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Updated: 2nd February 2024

 

When we create our waterproof garments, we bond a waterproof and windproof membrane to an inner and outer fabric. This creates a fully weatherproof shell that is both waterproof and highly breathable. On top of this, we treat the outer fabric with a Durable Water Repellency finish. This treatment forces water droplets to bead up and roll off rather than be absorbed by the garment, further enhancing your protection, and extending the life of the waterproof. 

 

Over time, and with regular wear, it’s not uncommon for the outer fabric to become less effective at forcing water droplets to bead up and roll away. In wet conditions, the outer fabric might start to absorb some water, or as we call it, “wet out”. Ideally, you always want to see water beading up on your waterproofs, so it’s important to periodically clean and re-proof your wet weather gear, so that it can protect you for many adventures to come.  

 

Here we will answer all the questions you might have about how to care for your waterproof clothing, and how to keep them performing at their best and extend the life of your much-loved gear. 

 

Close up of Rohan Waterproof Jacket with water beading

 

How do you take care of waterproof jackets? 

After every use, once you get home from getting caught in a shower or heavy rain, make sure you give your waterproofs a good shake rather than brushing the water off. This helps to maintain the effectiveness of the Durable Water Repellency finish. Then hang them up to fully dry, ready for your next adventure.

 

 

Why should you wash your waterproof jacket? 

Over the course of your adventures, dirt and residue can start to build up on the outer membrane, which affects the garments breathability and can compromise the Durable Water Repellency finish that stops the material from wetting out. It’s also a good idea to periodically re-proof your waterproof to refresh the DWR treatment and extend the life of your gear.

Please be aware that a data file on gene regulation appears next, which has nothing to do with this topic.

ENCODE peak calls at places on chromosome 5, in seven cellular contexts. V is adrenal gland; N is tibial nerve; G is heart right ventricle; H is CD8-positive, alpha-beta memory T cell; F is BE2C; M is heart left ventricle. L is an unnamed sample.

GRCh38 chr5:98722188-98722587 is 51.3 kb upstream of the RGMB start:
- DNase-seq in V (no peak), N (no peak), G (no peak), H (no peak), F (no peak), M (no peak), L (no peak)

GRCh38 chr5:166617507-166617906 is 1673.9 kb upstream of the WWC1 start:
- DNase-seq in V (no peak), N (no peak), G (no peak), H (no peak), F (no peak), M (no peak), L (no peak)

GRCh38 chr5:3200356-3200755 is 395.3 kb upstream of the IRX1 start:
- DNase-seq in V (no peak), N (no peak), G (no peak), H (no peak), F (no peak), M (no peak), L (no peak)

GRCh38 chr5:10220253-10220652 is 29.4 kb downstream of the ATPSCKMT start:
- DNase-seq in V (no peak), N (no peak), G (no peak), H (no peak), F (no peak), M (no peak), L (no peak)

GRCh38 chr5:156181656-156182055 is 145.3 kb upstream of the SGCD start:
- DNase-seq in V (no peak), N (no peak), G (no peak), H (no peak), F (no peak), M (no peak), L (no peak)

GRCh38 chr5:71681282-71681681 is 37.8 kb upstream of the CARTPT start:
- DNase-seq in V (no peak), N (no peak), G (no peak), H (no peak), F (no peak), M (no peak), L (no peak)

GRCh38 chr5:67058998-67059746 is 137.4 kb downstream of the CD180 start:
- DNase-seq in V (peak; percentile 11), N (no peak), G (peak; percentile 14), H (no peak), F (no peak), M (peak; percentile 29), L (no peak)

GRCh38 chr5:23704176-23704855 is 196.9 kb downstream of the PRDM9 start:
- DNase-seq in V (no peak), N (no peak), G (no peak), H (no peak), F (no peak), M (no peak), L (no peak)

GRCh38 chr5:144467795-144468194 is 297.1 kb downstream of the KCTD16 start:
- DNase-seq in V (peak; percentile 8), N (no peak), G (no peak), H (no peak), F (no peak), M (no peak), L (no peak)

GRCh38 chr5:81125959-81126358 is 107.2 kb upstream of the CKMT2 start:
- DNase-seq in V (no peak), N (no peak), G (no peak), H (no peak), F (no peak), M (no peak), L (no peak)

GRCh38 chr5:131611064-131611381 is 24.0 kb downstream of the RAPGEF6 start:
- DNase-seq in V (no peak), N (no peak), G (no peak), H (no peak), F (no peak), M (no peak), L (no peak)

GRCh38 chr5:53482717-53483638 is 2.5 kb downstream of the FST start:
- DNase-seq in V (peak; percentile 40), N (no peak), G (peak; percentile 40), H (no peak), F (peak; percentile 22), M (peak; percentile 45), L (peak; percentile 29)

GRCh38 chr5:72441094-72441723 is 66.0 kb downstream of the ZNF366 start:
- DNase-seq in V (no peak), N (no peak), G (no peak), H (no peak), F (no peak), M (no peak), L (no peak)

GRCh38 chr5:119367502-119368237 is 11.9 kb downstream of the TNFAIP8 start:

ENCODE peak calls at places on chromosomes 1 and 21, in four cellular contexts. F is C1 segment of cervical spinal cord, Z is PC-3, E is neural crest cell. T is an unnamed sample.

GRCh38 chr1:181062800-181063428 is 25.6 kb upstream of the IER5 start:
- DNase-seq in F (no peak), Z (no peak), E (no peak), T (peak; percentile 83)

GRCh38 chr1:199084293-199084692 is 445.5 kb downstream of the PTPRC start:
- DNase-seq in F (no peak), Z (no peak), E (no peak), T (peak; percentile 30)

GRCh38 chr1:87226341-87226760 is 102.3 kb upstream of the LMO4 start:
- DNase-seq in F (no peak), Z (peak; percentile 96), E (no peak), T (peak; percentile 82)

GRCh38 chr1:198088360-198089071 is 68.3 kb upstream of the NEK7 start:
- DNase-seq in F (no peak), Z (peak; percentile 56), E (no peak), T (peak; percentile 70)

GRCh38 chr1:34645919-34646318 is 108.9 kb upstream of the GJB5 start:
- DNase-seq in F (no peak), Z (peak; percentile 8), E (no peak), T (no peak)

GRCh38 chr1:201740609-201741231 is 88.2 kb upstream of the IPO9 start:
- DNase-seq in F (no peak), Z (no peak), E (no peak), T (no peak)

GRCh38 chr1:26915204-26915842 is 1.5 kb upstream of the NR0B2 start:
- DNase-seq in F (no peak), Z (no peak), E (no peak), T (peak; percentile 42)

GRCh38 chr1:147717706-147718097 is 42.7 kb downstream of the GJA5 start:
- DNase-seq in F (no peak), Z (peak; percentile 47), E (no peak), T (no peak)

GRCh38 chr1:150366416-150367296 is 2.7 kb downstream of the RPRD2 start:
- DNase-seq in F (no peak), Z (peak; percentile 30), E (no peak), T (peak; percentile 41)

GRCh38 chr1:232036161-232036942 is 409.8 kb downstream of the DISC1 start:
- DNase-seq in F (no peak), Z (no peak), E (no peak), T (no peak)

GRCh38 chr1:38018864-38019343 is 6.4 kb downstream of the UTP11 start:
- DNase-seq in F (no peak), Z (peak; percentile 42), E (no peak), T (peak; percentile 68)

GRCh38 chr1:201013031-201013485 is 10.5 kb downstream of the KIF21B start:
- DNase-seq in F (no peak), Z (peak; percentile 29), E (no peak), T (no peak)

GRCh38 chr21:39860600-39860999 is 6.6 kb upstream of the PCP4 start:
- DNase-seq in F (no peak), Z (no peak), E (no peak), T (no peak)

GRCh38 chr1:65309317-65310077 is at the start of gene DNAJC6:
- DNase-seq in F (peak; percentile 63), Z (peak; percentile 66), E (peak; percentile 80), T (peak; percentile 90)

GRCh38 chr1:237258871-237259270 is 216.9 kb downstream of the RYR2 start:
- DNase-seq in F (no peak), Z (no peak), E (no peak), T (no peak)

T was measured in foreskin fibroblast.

How often should you wash your waterproof jacket?  

Just like your everyday wardrobe, it’s important to wash your waterproofs. We’d recommend doing this at least once every six months but depending on the frequency and intensity of your outdoor activity, your gear might need to go through the washing process more regularly.  

 

 

Can you put a waterproof jacket in the washing machine?  

The short answer is, yes! But before you do, there are a few steps you should take to protect your waterproof. First, make sure to clean the detergent drawer and put your washing machine on a rinse cycle before use. This removes any leftover soap from previous washes and protects your waterproof from detergents and softeners that might damage the fabrics and finishes. Next, make sure that all the pockets have been emptied and close all the zips, Velcro, and snap closures. This will help the jacket maintain its shape and ensures that nothing snags, preventing any fabric damage. And finally, before washing make sure to get rid of any dried mud or dirt with a soft brush or dry cloth. 

 

Man walking in drizzly weather wearing the Tamar Overhead

 

How do you wash waterproof clothing?